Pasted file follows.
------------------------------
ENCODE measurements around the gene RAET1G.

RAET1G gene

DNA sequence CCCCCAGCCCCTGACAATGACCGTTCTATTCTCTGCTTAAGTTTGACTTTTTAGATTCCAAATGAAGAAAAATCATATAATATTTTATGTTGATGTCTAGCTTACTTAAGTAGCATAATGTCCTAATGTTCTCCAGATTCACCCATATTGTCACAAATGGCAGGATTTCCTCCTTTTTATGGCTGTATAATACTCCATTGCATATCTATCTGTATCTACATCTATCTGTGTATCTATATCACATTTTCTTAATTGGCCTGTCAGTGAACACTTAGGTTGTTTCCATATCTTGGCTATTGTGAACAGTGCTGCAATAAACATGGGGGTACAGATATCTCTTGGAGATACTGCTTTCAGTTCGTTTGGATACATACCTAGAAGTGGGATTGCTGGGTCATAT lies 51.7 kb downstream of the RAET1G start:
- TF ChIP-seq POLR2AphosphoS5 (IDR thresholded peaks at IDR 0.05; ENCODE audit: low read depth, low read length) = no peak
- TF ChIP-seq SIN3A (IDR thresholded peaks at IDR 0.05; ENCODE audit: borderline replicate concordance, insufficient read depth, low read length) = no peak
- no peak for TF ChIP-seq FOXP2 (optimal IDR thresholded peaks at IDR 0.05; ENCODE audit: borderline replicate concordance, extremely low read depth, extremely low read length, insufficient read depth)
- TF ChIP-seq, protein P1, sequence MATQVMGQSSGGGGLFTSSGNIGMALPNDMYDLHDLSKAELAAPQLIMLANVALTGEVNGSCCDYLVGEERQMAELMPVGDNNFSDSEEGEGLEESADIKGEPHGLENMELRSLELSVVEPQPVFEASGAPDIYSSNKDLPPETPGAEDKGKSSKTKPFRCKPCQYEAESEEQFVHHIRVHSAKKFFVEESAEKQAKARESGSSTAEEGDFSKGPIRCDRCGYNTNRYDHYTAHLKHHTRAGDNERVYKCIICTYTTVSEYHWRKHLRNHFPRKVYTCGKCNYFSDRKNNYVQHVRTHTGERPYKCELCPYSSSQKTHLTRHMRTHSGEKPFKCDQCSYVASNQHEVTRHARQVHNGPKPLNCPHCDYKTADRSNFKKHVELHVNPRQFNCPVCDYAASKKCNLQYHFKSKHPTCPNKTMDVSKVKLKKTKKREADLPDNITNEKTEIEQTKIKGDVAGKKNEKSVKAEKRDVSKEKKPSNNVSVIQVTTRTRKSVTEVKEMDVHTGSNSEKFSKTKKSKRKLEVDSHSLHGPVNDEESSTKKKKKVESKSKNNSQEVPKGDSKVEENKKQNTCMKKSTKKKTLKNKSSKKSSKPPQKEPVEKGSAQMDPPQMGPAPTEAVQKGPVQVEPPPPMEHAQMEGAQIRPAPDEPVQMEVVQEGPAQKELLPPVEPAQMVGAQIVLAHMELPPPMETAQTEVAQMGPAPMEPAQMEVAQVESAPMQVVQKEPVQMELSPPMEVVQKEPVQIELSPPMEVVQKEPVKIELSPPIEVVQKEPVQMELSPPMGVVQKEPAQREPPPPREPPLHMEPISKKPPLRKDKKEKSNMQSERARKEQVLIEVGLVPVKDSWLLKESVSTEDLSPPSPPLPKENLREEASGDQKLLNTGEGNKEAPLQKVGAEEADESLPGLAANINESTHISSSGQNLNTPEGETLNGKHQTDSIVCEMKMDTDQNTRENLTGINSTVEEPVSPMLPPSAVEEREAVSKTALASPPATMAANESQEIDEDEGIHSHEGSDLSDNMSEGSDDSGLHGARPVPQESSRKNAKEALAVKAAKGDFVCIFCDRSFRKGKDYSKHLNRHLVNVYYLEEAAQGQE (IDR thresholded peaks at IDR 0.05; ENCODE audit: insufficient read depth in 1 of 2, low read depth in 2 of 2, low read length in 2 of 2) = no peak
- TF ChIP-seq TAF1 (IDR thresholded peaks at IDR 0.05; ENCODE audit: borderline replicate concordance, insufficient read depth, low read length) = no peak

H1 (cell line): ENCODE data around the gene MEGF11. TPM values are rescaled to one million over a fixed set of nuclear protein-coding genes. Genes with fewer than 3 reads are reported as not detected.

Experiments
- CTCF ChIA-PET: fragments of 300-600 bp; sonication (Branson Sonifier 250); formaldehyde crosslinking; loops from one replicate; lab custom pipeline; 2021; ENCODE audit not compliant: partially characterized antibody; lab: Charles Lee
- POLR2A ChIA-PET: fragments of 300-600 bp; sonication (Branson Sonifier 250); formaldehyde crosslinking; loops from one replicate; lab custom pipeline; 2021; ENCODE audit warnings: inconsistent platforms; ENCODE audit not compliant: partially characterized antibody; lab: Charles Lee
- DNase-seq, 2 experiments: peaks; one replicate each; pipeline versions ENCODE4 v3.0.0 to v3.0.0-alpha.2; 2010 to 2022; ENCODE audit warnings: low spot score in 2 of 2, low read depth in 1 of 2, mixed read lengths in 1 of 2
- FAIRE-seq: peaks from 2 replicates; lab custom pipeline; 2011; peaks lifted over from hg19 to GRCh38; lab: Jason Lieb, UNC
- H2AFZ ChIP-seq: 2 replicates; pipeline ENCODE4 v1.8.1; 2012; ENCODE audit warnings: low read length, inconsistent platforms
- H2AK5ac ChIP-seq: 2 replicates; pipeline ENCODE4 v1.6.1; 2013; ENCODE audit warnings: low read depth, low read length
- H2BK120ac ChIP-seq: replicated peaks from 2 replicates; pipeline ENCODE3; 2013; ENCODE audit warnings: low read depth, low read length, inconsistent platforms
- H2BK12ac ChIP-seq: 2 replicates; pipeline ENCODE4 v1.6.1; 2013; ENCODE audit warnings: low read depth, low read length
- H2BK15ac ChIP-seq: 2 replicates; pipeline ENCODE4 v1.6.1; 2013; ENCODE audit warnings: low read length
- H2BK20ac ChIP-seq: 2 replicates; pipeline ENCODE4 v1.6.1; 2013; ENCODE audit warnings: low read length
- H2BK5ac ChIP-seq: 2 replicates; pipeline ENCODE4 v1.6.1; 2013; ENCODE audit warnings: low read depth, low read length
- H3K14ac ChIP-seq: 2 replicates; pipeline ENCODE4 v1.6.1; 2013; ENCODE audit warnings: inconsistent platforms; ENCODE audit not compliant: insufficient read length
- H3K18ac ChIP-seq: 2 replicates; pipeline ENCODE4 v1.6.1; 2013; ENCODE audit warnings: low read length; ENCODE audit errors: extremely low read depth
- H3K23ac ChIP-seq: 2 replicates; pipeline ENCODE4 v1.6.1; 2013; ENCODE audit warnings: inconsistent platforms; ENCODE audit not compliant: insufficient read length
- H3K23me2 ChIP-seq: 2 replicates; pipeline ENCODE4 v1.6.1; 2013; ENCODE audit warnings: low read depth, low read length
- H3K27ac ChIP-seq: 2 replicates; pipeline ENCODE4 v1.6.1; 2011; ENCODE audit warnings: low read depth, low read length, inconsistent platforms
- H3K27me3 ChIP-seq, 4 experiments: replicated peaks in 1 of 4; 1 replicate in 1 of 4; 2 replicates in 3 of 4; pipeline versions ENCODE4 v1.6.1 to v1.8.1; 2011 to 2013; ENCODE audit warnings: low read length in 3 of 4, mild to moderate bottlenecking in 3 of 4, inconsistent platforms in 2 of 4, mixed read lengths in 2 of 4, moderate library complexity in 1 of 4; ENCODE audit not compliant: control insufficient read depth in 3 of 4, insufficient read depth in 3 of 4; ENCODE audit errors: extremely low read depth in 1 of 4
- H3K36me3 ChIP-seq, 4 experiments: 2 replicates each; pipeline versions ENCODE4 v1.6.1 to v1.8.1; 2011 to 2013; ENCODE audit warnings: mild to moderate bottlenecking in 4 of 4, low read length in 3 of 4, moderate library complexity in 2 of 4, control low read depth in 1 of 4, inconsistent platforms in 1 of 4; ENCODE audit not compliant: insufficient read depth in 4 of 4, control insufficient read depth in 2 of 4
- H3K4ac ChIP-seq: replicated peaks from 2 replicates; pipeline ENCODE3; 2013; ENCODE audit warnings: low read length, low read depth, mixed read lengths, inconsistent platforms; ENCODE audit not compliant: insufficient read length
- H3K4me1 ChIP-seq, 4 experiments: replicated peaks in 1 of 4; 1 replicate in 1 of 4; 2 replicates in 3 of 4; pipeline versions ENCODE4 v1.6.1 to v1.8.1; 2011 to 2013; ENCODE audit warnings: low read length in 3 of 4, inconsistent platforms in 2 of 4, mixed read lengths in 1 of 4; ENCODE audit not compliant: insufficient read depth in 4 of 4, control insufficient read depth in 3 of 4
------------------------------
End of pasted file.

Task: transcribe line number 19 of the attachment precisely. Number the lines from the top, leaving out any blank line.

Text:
- H2BK15ac ChIP-seq: 2 replicates; pipeline ENCODE4 v1.6.1; 2013; ENCODE audit warnings: low read length